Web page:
Saturday, February 23, 2013

Are toddlers lonely? -- Blue Chameleon





A chameleon is the protagonist of Emily Gravett's simple-plotted story with minimalist illustrations and text. He enters the story in a blue state and with the lament "I'm lonely," after which he proceeds to change his colors and even shape as he goes about trying to make friends with a banana, a boot, a spotted ball, a sock, a fish, etc. until he gives up and becomes white and nearly invisible.

A colorful fellow chameleon eventually comes along and is the first to answer the lonely guy's minimal queries such as "Hello" and "Can we hang out together?"

I wouldn't read Blue Chameleon to my children or grandchildren because the social dynamics of the story are so unrealistic and foreign to the world of this age child.

Why introduce someone so young as to not know his colors to the concept of loneliness? If there is a deeper message to the book, it might be that if you are a Colorful Character you might make friends more easily -- yes, why not get the kids started early on, stressing over their self-image. It could be seen as a cautionary tale as well, a heads-up that inanimate objects or fish won't be likely to answer your greetings.

These messages are beyond the concerns of children I have known in my own family and in my day-care business. I haven't seen a child who was worried about friends until at least Kindergarten, and at that time I would rather teach them how to be a friend rather than start them off with the example of discontent and self-focus.

If a child has someone there to read this book to him, he is not alone and already has at least one other human in his life. But if friendlessness is truly a problem for a very young child, I can't see that this story would do anything to help.   

I'd prefer to teach colors with a book like The Color Kittens -- not that anyone is in dire need of a book to learn about this aspect of every single item in his environment.
 
The animal in this story is not a good representative of his species; real chameleons use their color-changing abilities in order to make themselves unseen, not the opposite. To hide from enemies, not to make friends. And I'm pretty sure they don't change their shape, or take on more than one color at a time, unlike these storybook creatures -- or the stuffed toy in my living room -- who go about with all their colors shining brilliantly at once.

I suppose the biggest problem with this book is that I find it boring, so I am annoyed with it and try to figure out what bothers me. Too many books for the very young aren't any fun for the adults and I suspect that that is one reason they don't read to the children as much as might be profitable. Next time I should write about a book I love to read to children. But you probably already know about all of those!

7 comments:

M.K. said...

What an excellent assessment on many levels. I don't think this is the only book that offends in this way -- trying very badly to instruct children in things they're really not interested in, at the age level indicated by the text and pictures. Do writers not consider these things? I imagine it's about sales -- b/c who buys a child a book? An adult. So, a parent or grandparent who's afraid Jimmy is lonely (at 3 years old!) buys him a book. Like you, I don't understand why some adults transfer their emotions on the very young. So damaging. And you are so right -- give a book that teaches him how to be friendly. That's not hard to do!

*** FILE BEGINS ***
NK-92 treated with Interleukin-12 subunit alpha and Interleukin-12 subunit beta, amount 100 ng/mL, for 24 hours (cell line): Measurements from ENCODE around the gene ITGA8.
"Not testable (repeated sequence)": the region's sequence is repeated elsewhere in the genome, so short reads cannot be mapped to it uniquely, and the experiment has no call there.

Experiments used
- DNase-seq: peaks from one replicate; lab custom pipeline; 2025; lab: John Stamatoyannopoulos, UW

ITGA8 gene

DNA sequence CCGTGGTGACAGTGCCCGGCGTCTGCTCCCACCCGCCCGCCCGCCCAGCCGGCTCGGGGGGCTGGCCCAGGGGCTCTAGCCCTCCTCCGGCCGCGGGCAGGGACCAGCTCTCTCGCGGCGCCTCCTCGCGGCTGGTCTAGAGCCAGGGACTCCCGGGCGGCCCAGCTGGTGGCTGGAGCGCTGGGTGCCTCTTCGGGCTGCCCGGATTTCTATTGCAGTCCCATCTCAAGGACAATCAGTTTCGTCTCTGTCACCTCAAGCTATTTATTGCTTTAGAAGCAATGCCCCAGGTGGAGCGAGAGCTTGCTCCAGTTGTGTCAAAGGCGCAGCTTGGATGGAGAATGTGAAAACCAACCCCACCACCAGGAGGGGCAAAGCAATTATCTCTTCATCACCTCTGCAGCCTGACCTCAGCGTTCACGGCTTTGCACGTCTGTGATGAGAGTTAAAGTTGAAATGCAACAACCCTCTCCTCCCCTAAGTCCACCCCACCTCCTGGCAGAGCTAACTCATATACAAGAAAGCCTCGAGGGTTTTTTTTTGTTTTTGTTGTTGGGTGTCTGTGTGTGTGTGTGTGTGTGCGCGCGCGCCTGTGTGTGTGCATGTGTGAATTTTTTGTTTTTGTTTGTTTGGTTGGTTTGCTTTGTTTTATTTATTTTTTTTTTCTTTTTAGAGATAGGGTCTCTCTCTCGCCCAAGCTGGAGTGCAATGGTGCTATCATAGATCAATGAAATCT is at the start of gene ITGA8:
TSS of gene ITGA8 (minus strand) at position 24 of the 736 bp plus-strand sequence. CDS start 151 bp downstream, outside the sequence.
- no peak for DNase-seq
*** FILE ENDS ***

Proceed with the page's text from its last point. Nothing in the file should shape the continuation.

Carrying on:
BrightSoul said...

I have read hundreds of hours of books that were uplifiting to ME as well as entertaining to the child.. I agree that this type of book is useless and doesn't help society either! My favourite for children is the Peter Rabbit tales. I never tire of the great illustrations ( encouraging art) or the people that populate the books. The animals are in their own surrounding, even if humanized with clothing. There is never a doubt about "bad" and "good", either, sly or generous, deceitful or artless...all is there with a gentle "poke" at society and human weakness, without getting all "oh, dear, how can we solve the whole world's problems" presented to one who cannot yet read!

James the Thickheaded said...

Haven't read "Me Too Iguana" in some time. Will have to go back and look at that. I liked it at the time. Thanks! for pointing out the subtleties.

Jo said...

Don't you hate stupid children's books? They make me so mad, because children should have marvellous, wondrous books that make their minds pop, not lukewarm, mediocre books or in this case, just plain wrong books.
So glad to see you are applying your not inconsiderable literary criticism skills to those board books now!

And yes, there are some books that definitely need to be used for kindling some cold winter's day.. everything with a disney princess on the cover, for instance..

Anna Ilona Mussmann said...

It's interesting that a very "PC" message ("be yourself") appears to also communicate a very non-PC moral (you can only be friends with your own kind/species).

Harmony said...

I appreciate your thinking through this humble but important subject of Books for the Very Young. It encourages me to do the same :) I find there is never enough time to read my child the books I myself enjoy and find interesting and educational, but I lack the courage to purge the shelves of all the books I avoid. Right now we'd be okay with only the Little House books for several months, I bet, but we have all these inferior distractors.

Thistle Cove Farm said...

Wonderful post, Gretchen; it seems to be my hot topic lately but, remember the childhood song, "be careful little eyes what you see; be careful little ears what you hear; be careful little hands what you do...
I believe it was Khrushchev who said, "Give me the child until he is seven and I will give you the man."